In a team full of superstars, it's often hard for young talents to get a look-in - just ask any of Chelsea's legion of youngsters currently farmed out on loan around the continent.
Sometimes though, that talent is undeniable. In special, special cases, a new star can emerge from the reserves and the loan spells early, and make their impact on the biggest stages. Marco Asensio, as it happens, is a very special player indeed.
The 21-year-old has been all over the back pages this week for a pair of long-range turbobangers against Barcelona, one in either leg of the Spanish Super Cup, and was compared favourably to Michael Laudrup and Isco while he was learning his trade at Mallorca.
The headline stat around the 21-year-old is his record in debuts; scoring in his first Real Madrid appearance in La Liga, the Champions League, Copa del Rey, UEFA Super Cup and Spanish Super Cup, but the 12 months since that first Real goal in the Super Cup have seen him become so much more than a novelty statistic.
One of the biggest benefactors of Zinedine Zidane's deep squad rotation plans, especially towards the end of the Primera Division season, Asensio has gone from young backup option to pushing for a place in Real's first starting XI of the league season on Sunday.
While Zidane rested a handful of his leading men - particularly Cristiano Ronaldo - in away league games for the last two months of the season, Asensio took up a starting position in role across a front three. Alternating between the right and left wings, with an occasional appearance in the centre of midfield, impressed his manager enough to feature in every one of Real's Champions League games from the quarter-finals onwards.
What separates Asensio from the other players in similar situations to him - Munir and Paco Alcacer at Barcelona, Borja Mayoral and, to an extent, Mateo Kovacic at Real - is how match-ready he is right now.
It's hard to call last season a true breakout one for him, starting just 12 games across the Champions League and La Liga, but the departures of Alvaro Morata and James Rodriguez have freed up a lot of opportunities for the coming campaign.
The accepted thinking earlier in the summer was that most of the 27 league starts the pair combined for last season would go to Kylian Mbappe when he arrived from Monaco, but excessive wage demands look to have scuppered that move - leaving game time there for the taking.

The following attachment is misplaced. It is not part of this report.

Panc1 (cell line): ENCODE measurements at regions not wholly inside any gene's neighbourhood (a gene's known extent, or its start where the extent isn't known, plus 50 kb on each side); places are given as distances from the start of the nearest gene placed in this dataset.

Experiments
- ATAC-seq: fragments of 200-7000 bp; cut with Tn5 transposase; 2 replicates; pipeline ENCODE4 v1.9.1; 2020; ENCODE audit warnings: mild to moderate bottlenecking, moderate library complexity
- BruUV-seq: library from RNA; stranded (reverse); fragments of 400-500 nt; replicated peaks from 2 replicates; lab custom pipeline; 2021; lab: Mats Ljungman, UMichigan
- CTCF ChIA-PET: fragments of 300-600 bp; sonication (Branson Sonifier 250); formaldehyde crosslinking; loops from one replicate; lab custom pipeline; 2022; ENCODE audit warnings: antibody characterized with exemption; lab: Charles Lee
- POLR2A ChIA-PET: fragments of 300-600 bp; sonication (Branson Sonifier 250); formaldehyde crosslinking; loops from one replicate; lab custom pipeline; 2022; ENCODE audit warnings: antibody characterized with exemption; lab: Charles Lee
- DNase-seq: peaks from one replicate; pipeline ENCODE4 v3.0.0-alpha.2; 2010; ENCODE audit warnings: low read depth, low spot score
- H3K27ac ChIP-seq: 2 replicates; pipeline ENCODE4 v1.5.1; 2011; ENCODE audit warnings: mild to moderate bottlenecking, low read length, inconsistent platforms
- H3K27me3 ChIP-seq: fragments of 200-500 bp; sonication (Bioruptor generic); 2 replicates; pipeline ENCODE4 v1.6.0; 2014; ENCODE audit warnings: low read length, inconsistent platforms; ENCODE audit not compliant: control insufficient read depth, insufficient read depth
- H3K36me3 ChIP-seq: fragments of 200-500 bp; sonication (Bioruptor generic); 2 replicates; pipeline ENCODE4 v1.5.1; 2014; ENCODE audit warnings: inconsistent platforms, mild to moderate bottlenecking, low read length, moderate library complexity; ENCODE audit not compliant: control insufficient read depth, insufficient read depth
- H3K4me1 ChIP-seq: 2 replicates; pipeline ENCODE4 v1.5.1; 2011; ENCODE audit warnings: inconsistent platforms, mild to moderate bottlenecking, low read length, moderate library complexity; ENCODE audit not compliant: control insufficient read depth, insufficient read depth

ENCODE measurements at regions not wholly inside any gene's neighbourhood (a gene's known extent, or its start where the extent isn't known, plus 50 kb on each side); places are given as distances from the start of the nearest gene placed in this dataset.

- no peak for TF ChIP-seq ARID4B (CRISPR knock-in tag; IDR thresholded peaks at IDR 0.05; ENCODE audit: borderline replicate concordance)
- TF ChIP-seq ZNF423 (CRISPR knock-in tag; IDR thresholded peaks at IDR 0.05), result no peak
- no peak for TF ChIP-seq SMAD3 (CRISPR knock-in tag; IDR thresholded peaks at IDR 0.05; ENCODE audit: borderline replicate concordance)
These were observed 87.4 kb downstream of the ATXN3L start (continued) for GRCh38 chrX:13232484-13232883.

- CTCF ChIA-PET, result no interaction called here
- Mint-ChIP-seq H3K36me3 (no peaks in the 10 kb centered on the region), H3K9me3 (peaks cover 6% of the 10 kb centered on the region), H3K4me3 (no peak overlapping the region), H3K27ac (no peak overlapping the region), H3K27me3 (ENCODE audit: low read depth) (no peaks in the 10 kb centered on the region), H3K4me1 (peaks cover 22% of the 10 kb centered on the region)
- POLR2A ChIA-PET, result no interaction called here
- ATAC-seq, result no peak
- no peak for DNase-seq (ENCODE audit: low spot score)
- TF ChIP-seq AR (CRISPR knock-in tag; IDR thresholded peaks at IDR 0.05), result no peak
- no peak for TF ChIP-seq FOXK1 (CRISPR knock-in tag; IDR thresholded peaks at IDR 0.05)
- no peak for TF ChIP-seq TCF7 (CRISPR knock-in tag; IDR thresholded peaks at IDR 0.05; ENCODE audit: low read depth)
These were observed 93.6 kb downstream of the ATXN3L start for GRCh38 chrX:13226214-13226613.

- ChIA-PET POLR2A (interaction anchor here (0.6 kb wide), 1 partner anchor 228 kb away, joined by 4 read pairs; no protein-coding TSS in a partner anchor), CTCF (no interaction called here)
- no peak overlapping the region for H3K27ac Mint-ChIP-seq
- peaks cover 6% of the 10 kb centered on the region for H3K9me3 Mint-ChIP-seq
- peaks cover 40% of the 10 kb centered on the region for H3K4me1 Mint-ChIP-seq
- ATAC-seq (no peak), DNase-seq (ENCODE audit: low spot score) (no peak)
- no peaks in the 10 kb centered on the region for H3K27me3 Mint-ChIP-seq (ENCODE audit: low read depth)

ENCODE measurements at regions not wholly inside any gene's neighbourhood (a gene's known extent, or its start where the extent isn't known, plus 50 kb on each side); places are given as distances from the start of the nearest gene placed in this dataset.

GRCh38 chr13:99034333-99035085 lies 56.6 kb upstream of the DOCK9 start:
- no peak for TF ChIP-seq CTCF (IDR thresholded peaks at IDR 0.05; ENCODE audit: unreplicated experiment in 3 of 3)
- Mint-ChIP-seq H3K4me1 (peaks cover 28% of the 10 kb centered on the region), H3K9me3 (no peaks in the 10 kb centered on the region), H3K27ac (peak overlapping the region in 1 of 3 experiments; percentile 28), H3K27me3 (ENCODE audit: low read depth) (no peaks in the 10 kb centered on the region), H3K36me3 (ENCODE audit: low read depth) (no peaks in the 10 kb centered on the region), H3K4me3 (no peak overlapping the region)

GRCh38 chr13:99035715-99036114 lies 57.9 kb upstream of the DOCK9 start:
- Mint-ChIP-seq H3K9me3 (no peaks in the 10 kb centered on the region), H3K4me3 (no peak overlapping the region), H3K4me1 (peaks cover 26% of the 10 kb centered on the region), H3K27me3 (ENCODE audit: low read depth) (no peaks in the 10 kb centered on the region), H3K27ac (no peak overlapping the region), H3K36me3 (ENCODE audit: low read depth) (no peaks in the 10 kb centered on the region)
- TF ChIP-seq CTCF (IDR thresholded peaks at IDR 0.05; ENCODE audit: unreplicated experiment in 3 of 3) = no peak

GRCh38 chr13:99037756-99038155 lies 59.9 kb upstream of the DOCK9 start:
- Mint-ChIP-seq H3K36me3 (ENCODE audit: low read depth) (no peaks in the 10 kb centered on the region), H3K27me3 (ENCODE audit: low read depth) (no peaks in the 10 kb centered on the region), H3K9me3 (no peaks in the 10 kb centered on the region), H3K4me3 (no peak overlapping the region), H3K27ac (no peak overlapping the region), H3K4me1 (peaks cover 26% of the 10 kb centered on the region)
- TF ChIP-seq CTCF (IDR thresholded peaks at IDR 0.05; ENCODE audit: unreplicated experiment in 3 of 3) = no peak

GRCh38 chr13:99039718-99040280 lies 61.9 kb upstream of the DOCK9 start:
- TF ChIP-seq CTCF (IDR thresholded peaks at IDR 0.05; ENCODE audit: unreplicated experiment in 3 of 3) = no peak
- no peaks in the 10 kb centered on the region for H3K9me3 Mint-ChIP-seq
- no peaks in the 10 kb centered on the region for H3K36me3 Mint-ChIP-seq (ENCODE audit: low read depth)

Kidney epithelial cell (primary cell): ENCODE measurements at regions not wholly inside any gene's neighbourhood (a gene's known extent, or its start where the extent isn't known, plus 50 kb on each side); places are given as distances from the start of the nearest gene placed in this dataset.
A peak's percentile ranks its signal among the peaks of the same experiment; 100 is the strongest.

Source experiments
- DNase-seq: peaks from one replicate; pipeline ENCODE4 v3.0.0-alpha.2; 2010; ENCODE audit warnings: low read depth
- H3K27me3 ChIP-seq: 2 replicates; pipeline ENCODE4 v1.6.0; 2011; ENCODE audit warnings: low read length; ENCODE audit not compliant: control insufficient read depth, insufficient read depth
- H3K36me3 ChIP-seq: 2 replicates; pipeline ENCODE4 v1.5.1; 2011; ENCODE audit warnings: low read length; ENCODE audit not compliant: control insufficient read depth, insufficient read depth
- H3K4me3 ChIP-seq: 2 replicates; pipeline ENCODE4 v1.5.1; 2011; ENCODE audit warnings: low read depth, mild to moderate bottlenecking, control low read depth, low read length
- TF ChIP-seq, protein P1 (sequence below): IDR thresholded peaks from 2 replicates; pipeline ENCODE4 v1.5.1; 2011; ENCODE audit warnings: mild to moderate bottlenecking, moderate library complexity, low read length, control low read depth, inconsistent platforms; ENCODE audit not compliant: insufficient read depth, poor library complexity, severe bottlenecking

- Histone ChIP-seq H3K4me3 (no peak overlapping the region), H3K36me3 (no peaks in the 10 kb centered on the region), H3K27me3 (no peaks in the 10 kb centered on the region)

Now, some of that will go to Isco - although his introduction tends to necessitate a shift from 4-3-3 to 4-4-2, with Bale or Benzema dropping either to the bench or a left midfield spot - but Asensio could easily start more than half of Real's games this season in all competitions. And when he does, he will shine.
His pace and vision already make him one of the most dangerous players in world football on the counter-attack alongside Neymar and Eden Hazard, and the long-range thunderbastards he's rolled out in the Super Cup mean that defenders can no longer afford to stand off him when he's on the break. That, in turn, will create gaps in ragged defensive lines for him to either beat his man or play through a Ronaldo or Bale figure.
Missing out on Mbappe may be, inadvertently, Real's best move this summer. In Asensio they have a young, attacking player who has a more complete all-round game, is the better player now and has a higher potential ceiling. He's played at the very highest level for a season, is being mentored as part of the best club squad assembled in a generation, and could even replace Bale on the left-hand side of Zidane's attack by the end of the campaign.
The Welshman's injuries last season made it very clear that Real could win things without him. And more to the point, they could win everything without him. In Zidane's systems, be it 4-3-3 or 4-4-2, Asensio provides a better stylistic counterbalance to his attacking partners than Bale; and is fast becoming a fan favourite. The Asensio Ascension, as it absolutely will not be called, is well underway.
P.S., he signed for Real for about €3.5m. After a number of Premier League clubs turned him down. Just something to think about.